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Empowering juniors to achieve goals

Published on July 5th, 2021

When a region has a history of strong high school sailing programs, and developing successful college sailors, it is due an organizational focus on that segment of youth sailing. That’s been the case in Southern California, which can make it challenging to promote other options for teen sailors.

But options and variety improve retention and skill, so after knocking down some barriers, skiff sailing is making inroads to the status quo. In this report by coach Jon Rogers, he shares the value in this shift:

In February 2021, as COVID restrictions were loosened, 14 sailors started a 9-week introduction to 29er program. None of the Sabot, Laser, or C420 sailors had ever been on a skiff, and to see their excitement for sailing grow was exhilarating for everyone involved.

Since 28 kids had signed up for that initial offering, it was quickly decided to add 7-weeks for the wait-listed sailors. The High Performance Youth Sailing (HPYS) 29er Development Program was born.

The highlights of the 16-weeks were many, but the biggest was the impact of the program’s sailors who were also San Diego Yacht Club Junior Board Members. These kids made the whole program possible, spending hours on the six donated 29ers, sailing them, repairing gear, making new halyards, fixing the masts … for nothing other than wanting more people sailing and racing the 29er.

Those same six kids just placed 1st (Ian/Noah Nyenhuis), 4th (Anton Schmid/Peter Joslin), and 11th (Samantha Gardner/Alice Schmid) at the 29er US Nationals in June 25-27 in Bristol, RI. They also regularly jumped into our development team practices which provided the “greenhorns” the chance to see how it’s done and what they could be like in a couple years.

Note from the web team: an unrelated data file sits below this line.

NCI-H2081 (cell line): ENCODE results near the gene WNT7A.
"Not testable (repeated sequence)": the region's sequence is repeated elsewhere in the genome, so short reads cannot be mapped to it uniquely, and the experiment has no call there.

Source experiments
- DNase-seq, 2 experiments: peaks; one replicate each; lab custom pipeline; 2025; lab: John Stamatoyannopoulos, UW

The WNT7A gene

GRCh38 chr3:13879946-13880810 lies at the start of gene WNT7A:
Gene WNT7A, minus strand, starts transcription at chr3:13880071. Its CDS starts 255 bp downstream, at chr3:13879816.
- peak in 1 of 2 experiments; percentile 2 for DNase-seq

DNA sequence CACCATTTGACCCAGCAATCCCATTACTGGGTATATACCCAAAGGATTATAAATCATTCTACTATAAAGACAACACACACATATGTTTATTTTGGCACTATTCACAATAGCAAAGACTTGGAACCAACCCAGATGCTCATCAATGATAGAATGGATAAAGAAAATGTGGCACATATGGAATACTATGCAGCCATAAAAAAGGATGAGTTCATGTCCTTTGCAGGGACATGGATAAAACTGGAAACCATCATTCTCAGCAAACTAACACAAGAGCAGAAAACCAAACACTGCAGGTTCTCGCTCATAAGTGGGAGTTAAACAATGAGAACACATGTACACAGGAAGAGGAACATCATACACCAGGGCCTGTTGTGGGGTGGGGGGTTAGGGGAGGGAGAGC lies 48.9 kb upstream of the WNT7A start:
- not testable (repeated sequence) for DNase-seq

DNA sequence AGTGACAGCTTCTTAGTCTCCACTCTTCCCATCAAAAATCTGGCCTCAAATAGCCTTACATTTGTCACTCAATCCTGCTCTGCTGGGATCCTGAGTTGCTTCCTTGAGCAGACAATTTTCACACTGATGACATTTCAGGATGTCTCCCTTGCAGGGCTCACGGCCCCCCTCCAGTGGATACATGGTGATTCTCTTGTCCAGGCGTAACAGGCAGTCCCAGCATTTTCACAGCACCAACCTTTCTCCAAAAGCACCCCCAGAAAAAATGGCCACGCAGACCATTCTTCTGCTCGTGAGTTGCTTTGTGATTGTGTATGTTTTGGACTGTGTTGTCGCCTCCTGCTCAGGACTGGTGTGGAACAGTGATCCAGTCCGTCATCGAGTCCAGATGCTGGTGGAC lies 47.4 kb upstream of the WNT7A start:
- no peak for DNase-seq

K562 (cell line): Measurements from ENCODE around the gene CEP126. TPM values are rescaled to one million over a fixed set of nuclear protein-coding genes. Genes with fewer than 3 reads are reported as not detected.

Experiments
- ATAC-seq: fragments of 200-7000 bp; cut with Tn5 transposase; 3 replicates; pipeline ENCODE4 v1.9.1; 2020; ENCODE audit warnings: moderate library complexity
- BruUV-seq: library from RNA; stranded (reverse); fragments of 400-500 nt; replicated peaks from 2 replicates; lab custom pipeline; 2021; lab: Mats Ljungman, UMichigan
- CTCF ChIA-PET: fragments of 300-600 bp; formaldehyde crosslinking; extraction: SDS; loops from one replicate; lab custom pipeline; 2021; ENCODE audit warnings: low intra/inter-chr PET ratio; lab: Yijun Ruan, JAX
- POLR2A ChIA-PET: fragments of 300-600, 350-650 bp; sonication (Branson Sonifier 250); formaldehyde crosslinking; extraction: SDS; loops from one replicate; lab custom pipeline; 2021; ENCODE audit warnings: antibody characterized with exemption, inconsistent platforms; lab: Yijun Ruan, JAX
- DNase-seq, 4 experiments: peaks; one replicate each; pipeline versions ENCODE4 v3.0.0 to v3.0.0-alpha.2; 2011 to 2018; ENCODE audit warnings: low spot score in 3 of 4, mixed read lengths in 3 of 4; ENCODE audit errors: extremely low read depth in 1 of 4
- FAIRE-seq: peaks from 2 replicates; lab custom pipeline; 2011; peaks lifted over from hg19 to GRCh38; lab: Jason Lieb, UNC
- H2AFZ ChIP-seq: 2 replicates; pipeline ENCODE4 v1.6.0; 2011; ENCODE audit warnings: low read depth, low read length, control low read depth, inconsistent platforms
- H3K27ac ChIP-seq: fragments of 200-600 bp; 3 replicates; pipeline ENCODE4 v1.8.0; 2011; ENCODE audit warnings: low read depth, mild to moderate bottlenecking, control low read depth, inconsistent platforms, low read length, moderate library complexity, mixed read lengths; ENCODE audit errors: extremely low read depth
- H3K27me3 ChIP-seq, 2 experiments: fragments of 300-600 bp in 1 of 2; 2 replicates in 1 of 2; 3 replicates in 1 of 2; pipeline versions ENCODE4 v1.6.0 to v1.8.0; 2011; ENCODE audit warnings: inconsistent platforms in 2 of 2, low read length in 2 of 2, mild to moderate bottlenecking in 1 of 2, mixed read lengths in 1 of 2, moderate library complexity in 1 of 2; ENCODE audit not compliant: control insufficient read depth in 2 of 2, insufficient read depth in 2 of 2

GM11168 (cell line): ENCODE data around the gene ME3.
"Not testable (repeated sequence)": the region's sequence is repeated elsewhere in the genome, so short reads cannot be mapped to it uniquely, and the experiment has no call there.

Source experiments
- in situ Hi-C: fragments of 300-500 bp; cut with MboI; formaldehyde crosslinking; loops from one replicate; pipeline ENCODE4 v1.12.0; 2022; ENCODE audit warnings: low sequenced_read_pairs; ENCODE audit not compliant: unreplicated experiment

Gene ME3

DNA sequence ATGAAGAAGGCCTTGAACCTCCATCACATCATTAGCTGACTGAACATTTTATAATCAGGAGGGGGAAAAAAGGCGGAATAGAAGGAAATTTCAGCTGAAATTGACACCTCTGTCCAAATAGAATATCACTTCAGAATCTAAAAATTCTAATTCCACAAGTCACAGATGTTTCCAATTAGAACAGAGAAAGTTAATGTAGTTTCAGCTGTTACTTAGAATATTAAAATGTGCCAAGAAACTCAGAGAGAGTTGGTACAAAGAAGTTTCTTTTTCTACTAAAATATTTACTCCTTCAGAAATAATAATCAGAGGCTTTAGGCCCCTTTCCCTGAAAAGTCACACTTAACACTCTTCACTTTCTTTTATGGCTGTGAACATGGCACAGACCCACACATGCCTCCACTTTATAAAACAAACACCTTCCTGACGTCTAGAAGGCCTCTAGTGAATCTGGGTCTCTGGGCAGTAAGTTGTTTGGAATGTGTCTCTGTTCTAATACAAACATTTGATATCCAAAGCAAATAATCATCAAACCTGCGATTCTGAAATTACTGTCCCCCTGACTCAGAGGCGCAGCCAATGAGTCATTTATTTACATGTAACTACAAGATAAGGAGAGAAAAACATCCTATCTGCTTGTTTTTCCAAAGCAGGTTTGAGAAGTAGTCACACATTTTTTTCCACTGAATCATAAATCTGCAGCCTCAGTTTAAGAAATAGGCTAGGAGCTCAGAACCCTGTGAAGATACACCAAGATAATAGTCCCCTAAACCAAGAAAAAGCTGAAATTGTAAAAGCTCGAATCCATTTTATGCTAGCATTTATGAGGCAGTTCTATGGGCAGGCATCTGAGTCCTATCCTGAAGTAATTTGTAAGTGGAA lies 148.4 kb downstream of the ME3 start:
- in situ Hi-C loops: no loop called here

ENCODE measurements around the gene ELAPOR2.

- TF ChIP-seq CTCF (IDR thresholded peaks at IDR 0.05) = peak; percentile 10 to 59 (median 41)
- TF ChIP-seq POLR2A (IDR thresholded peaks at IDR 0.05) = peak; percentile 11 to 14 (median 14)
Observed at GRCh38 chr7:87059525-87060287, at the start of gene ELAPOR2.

When I think of these kids, I know Howie Hamlin, who had recently visited with them and has been so instrumental in promoting a team approach within the 505 Class, would be so proud.

Another highlight was Wyatt Kelly, a very athletic sailor who still competes in the Sabot. He crewed all 16 weeks, raced two regattas and weighs 90 pounds, soaking wet. His (and Skipper Bella’s) resilience on the first day of the NOOD regatta in 12-16 knots was inspiring.

The HPYS program and HPYS Boat Grant Program supports San Diego area sailors and is funded solely by donations and supported by volunteers. By providing affordable access to boats and high-level coaching, the HPYS program empowers motivated juniors to achieve their goals.

Building this foundation of skills is critically important for competitive participation in all kinds of higher-level racing such as the US Youth Sailing Championships, Youth Sailing World Championships, and the Olympics.

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